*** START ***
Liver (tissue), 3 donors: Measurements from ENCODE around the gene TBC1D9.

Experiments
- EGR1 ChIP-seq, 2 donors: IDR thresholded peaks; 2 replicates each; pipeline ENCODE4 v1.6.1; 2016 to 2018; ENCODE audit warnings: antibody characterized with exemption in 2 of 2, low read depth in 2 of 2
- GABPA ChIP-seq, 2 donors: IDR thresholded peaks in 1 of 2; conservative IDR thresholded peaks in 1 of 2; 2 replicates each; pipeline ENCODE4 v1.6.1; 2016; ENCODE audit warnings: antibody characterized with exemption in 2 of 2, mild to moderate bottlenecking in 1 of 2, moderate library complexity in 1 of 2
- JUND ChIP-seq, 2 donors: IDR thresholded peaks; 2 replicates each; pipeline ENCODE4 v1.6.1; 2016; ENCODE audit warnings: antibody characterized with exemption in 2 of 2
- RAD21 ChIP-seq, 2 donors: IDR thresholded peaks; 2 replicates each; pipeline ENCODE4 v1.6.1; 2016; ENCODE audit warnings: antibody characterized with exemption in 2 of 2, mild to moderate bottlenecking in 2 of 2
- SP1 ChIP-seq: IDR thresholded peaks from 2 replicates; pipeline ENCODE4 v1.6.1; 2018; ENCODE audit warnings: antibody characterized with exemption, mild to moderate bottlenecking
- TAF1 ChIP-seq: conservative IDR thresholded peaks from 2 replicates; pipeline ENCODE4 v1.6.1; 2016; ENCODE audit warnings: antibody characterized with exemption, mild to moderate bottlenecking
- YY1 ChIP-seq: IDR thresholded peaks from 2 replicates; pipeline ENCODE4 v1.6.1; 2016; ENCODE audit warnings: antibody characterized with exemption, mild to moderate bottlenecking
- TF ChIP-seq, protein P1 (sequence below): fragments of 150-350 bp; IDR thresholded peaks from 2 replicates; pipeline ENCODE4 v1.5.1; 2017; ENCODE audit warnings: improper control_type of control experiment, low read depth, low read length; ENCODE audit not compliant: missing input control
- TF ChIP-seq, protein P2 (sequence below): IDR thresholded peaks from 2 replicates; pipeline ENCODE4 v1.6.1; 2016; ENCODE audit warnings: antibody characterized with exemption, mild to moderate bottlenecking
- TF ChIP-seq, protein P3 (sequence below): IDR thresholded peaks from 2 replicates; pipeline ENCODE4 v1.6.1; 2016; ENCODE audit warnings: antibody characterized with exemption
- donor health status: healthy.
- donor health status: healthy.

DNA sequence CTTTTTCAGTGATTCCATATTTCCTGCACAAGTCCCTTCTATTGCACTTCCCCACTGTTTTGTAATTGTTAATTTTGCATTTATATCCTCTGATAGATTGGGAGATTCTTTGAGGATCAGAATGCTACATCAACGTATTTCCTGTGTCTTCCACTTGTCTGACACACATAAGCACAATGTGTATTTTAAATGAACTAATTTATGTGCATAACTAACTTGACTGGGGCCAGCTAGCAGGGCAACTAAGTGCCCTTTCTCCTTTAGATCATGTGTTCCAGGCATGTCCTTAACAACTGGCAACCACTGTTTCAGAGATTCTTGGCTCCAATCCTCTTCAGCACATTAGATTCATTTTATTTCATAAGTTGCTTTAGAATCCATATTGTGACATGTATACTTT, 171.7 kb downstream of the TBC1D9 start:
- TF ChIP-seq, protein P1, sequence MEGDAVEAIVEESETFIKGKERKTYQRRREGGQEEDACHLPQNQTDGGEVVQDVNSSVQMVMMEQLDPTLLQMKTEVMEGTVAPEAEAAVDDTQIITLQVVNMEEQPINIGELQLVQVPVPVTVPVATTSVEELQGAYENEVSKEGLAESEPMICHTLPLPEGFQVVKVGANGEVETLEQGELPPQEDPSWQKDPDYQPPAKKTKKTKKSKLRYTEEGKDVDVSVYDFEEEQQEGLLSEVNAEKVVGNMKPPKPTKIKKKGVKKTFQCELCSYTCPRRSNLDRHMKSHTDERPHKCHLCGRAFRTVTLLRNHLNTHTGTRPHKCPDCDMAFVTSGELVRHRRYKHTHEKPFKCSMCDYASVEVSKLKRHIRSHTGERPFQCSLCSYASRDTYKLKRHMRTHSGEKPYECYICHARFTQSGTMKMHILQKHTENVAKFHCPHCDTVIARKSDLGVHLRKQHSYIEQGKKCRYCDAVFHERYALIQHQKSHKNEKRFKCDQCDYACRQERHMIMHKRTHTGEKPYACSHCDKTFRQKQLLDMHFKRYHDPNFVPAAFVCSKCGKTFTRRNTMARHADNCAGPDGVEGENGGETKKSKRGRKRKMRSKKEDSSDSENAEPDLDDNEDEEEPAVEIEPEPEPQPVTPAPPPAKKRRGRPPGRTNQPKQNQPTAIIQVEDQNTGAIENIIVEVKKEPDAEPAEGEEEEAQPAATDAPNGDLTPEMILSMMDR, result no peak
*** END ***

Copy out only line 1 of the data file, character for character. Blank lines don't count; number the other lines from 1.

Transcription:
Liver (tissue), 3 donors: Measurements from ENCODE around the gene TBC1D9.